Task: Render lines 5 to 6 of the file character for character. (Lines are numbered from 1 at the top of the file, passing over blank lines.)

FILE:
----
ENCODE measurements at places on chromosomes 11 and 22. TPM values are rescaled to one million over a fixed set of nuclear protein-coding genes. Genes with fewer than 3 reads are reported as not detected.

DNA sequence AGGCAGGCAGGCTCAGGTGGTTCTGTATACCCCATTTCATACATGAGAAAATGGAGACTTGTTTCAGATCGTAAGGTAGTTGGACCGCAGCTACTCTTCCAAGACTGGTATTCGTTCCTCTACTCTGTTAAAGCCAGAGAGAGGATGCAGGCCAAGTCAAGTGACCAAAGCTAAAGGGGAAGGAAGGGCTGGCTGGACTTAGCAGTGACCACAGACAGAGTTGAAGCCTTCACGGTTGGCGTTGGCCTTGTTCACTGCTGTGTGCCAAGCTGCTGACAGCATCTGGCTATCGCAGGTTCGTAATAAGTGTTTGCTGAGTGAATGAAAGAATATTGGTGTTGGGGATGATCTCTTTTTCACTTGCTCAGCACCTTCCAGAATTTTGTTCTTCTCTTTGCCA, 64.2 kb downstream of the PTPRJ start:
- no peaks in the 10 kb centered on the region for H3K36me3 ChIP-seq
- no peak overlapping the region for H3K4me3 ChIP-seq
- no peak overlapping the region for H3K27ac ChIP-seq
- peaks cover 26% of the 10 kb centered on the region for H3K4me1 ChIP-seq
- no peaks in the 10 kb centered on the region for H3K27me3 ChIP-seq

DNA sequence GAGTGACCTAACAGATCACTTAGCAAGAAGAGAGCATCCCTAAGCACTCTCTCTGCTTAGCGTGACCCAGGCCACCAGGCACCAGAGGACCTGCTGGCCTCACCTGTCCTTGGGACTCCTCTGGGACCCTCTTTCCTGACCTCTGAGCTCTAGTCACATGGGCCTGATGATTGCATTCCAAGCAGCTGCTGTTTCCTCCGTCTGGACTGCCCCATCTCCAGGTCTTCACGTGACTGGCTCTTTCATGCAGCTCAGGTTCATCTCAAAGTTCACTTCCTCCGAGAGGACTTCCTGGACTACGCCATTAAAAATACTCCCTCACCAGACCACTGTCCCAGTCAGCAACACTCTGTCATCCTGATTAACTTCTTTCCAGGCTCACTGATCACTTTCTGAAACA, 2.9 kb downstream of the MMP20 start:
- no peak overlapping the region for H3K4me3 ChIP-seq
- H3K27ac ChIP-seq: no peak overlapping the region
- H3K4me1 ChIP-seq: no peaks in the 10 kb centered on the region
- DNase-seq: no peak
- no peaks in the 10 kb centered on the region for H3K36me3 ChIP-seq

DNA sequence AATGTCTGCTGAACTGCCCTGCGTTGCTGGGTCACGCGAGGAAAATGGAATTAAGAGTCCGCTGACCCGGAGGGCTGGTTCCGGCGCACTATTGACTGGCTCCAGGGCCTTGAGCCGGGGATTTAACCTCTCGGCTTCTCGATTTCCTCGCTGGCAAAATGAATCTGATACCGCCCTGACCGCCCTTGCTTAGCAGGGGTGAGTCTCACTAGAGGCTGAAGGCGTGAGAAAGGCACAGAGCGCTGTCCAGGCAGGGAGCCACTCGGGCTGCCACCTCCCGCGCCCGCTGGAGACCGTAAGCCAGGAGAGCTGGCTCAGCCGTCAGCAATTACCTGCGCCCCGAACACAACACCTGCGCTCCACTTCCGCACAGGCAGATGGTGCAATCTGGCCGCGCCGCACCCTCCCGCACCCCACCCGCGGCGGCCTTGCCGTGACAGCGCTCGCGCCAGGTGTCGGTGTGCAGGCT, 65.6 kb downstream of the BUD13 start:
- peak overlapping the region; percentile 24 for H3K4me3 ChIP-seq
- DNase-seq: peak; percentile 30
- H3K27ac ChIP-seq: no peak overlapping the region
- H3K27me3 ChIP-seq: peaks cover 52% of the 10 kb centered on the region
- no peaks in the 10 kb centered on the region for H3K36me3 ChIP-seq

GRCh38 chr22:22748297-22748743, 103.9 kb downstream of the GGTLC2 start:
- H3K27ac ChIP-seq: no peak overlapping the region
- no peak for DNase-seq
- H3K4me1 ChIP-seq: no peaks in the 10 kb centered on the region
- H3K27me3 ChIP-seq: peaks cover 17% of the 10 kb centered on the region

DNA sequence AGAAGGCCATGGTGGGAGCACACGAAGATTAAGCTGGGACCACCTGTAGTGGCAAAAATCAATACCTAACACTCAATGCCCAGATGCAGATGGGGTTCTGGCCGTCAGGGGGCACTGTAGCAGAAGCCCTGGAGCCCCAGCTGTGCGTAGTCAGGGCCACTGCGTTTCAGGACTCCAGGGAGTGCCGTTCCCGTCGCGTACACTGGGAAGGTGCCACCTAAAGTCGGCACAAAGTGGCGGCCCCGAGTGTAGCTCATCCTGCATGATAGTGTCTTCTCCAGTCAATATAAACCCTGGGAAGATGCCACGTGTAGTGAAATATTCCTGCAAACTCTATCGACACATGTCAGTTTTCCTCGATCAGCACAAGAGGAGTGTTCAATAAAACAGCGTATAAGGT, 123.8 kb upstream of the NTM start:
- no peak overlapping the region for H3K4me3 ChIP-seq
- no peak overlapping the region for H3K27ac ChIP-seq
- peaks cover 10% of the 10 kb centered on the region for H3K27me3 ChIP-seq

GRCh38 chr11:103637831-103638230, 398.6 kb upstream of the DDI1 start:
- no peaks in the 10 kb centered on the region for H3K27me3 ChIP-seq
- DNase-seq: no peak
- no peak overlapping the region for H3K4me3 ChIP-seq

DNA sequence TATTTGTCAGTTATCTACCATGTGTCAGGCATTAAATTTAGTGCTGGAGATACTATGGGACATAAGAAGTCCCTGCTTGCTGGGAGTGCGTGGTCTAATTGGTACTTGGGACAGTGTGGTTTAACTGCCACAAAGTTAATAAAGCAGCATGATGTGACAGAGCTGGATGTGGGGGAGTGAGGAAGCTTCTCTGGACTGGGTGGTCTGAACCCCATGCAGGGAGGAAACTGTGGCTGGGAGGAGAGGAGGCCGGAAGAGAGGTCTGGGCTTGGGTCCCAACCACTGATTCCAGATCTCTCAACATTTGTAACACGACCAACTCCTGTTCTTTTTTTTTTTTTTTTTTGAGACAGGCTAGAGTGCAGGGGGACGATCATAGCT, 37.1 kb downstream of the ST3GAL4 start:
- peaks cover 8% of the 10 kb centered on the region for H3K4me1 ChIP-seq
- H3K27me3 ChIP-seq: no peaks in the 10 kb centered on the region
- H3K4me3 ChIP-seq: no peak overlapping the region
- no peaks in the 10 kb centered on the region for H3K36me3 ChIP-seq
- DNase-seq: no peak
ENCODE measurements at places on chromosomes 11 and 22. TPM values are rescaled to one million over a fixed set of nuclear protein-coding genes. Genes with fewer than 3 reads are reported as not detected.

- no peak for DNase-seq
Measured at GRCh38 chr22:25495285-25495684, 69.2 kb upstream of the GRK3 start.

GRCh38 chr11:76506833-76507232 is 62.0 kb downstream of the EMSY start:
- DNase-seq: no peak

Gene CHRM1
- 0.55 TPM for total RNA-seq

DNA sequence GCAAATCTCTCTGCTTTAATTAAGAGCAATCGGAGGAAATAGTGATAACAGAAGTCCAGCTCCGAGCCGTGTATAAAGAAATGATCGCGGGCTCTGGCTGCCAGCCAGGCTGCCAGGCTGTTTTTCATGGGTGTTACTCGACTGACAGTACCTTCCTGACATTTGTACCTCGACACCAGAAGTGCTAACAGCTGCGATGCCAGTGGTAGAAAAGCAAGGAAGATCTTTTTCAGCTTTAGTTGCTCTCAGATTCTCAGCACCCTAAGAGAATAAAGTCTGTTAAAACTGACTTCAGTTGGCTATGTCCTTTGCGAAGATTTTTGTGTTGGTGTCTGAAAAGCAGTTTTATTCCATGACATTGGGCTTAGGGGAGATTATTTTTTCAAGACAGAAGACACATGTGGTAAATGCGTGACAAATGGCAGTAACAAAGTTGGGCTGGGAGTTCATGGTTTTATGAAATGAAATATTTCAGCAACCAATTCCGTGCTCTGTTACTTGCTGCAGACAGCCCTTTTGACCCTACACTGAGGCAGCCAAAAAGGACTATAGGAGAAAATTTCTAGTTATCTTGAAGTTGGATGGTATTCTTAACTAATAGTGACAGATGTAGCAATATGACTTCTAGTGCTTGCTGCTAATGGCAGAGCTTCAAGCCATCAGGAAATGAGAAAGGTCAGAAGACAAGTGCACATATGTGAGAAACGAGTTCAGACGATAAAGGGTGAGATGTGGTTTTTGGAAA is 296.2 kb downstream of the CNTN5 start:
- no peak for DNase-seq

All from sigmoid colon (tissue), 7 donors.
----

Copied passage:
- no peak overlapping the region for H3K27ac ChIP-seq
- peaks cover 26% of the 10 kb centered on the region for H3K4me1 ChIP-seq